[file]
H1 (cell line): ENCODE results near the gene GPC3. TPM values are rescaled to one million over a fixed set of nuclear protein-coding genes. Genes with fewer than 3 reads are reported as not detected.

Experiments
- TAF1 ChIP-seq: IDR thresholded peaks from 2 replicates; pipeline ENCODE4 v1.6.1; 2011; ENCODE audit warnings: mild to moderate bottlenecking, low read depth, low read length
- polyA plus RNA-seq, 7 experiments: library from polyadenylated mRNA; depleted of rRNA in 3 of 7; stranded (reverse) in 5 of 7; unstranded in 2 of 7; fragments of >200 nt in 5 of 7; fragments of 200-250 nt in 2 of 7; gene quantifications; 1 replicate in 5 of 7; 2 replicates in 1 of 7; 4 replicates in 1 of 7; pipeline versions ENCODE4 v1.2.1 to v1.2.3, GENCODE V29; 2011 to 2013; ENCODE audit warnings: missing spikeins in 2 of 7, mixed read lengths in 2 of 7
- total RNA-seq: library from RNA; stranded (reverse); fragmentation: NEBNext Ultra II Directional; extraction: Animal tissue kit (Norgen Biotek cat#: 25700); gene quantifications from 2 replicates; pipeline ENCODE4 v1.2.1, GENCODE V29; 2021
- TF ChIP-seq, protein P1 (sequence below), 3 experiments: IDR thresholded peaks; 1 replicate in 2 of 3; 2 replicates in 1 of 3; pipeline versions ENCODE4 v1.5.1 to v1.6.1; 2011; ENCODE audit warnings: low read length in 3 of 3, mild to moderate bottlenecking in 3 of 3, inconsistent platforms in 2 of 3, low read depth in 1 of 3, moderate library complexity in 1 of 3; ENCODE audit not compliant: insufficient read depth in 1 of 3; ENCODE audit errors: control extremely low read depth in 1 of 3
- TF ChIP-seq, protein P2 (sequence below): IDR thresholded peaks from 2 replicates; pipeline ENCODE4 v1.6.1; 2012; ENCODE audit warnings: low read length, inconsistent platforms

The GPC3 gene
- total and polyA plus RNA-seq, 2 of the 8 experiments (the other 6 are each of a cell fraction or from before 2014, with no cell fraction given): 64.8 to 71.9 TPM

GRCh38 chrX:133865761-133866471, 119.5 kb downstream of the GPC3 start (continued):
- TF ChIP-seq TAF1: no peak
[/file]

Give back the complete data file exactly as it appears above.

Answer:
H1 (cell line): ENCODE results near the gene GPC3. TPM values are rescaled to one million over a fixed set of nuclear protein-coding genes. Genes with fewer than 3 reads are reported as not detected.

Experiments
- TAF1 ChIP-seq: IDR thresholded peaks from 2 replicates; pipeline ENCODE4 v1.6.1; 2011; ENCODE audit warnings: mild to moderate bottlenecking, low read depth, low read length
- polyA plus RNA-seq, 7 experiments: library from polyadenylated mRNA; depleted of rRNA in 3 of 7; stranded (reverse) in 5 of 7; unstranded in 2 of 7; fragments of >200 nt in 5 of 7; fragments of 200-250 nt in 2 of 7; gene quantifications; 1 replicate in 5 of 7; 2 replicates in 1 of 7; 4 replicates in 1 of 7; pipeline versions ENCODE4 v1.2.1 to v1.2.3, GENCODE V29; 2011 to 2013; ENCODE audit warnings: missing spikeins in 2 of 7, mixed read lengths in 2 of 7
- total RNA-seq: library from RNA; stranded (reverse); fragmentation: NEBNext Ultra II Directional; extraction: Animal tissue kit (Norgen Biotek cat#: 25700); gene quantifications from 2 replicates; pipeline ENCODE4 v1.2.1, GENCODE V29; 2021
- TF ChIP-seq, protein P1 (sequence below), 3 experiments: IDR thresholded peaks; 1 replicate in 2 of 3; 2 replicates in 1 of 3; pipeline versions ENCODE4 v1.5.1 to v1.6.1; 2011; ENCODE audit warnings: low read length in 3 of 3, mild to moderate bottlenecking in 3 of 3, inconsistent platforms in 2 of 3, low read depth in 1 of 3, moderate library complexity in 1 of 3; ENCODE audit not compliant: insufficient read depth in 1 of 3; ENCODE audit errors: control extremely low read depth in 1 of 3
- TF ChIP-seq, protein P2 (sequence below): IDR thresholded peaks from 2 replicates; pipeline ENCODE4 v1.6.1; 2012; ENCODE audit warnings: low read length, inconsistent platforms

The GPC3 gene
- total and polyA plus RNA-seq, 2 of the 8 experiments (the other 6 are each of a cell fraction or from before 2014, with no cell fraction given): 64.8 to 71.9 TPM

GRCh38 chrX:133865761-133866471, 119.5 kb downstream of the GPC3 start (continued):
- TF ChIP-seq TAF1: no peak